UNODC: Boko Haram has recruited around 8,000 children in the war against Nigeria

Michael Olugbode in Abuja

The United Nations Office on Drugs and Crime (UNODC) said around 8,000 children had been recruited into the war against Nigeria since the start of the Boko Haram crisis in the northeast in 2009.

The UN agency, while calling for increased efforts to protect child victims and witnesses in terrorism-related proceedings in Nigeria, said reports have shown that some boys and girls are increasingly being used as human shields and to detonate bombs.

A statement released on Wednesday said: “According to the United Nations Office on Drugs and Crime (UNODC) Handbook report on children recruited and exploited by terrorist and violent extremist groups since 2009, approximately 8,000 children have been recruited and used by Boko Haram in Nigeria. . Some boys were forced to attack their own families to show loyalty to Boko Haram, while girls were forced to marry, clean, cook, and carry gear and weapons.

The statement adds that the Office of the United Nations High Commissioner for Human Rights (UNHCR) has received consistent reports that some boys and girls are increasingly being used as human shields and to detonate bombs, citing May 2015 as an example of a 12 year old bombing. old girl who was used to detonate a bomb at a bus station in Damaturu, Yobe State, killing seven people.

He said similar incidents have been reported in Cameroon and Niger Republic.

The statement further said that the propaganda video recently released by ISWAP, showing children learning military skills to train them for combat and the latest attack on the Chibok community in Borno State by ISWAP are reminiscent of the importance of stepping up efforts to protect children from terrorist groups.

The statement revealed that UNODC, in close collaboration with national counterparts, has recently started providing support aimed at preventing and responding to violence against children by terrorist and violent extremist groups, as part of a new project funded by Europe called “STRIVE Juvenile”.

STRIVE Juvenile project manager, Bianca Kopp, said UNODC acknowledged at the opening of a recent capacity-building workshop that “we have all sadly familiarized ourselves – unfortunately – with the phenomenon of recruitment and exploitation of children by terrorist groups”, noting that: “Indeed, the abduction of the Chibok girls was probably the first event that drew global attention to the brutality of these groups towards children and, more importantly, he showed how children play a key role in their criminal tactics.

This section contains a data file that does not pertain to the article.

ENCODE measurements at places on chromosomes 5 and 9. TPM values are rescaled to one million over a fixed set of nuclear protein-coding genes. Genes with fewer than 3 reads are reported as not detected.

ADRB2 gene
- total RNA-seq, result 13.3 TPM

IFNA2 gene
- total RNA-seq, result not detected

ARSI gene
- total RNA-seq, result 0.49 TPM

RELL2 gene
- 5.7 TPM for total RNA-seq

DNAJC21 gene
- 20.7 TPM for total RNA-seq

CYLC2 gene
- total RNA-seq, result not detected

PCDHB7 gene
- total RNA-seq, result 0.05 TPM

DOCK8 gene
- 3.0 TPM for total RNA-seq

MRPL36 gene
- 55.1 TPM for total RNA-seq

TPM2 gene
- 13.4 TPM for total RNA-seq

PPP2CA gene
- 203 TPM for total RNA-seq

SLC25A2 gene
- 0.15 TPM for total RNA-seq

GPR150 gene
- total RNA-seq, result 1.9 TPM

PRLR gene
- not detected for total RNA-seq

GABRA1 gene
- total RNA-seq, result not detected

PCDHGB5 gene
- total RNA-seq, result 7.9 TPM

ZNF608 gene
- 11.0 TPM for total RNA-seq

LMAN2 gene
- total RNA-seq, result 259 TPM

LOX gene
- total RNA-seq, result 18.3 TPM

UNODC lamented that: “Thousands of children have since been recruited, exploited as servants, cooks, spies, in hostilities, and even used to commit suicide attacks. When these children leave the groups, they have suffered prolonged violence, their links with communities have been severed and their personal development has been distorted. As thousands of people, including children, now leave the ranks of the groups to rejoin society, the urgency for appropriate responses increases.

The statement quoted Dr Ifeakandu, from the Nigerian Institute of Advanced Legal Studies, Nigeria, as saying:

“Terrorism remains one of the most potent challenges for Nigeria. Children are disproportionately affected by this and we need to find answers that are in their best interests.

Recognizing that it is the primary responsibility of State authorities to support the rehabilitation and reintegration trajectories of children and, to this end, to require specialized training to meet the complex needs of these children and to deal with the victimization they have suffered, Rear Admiral YEM Musa of the Office of the National Security Adviser, stressed that: “Investment in rehabilitation and peace, especially with regard to our children, is essential for end the cycle of violence generated and exploited by terrorists and violent extremists”.

This was also echoed by the representative of the European Union, Mr. Jérôme Rivière, emphasizing that the STRIVE Juvenile project “recognizes the importance of the role of children as agents of peace and in their potential to transform the dynamics social. When children and families do not feel safe, counterterrorism cannot work.

The recent workshop held in Abuja enabled Nigerian and international experts from the security sector, the judiciary and the child protection sector to discuss the national context and practices, strategies for engaging with children trauma-informed, trauma-informed, and trauma-informed. children throughout the legal process.

The workshop is part of a series of activities within the framework of the STRIVE Juvenile project. STRIVE Juvenile in Nigeria is a joint UNODC-EU project that aims to increase the resilience of children and society against violent extremist and terrorist tactics.

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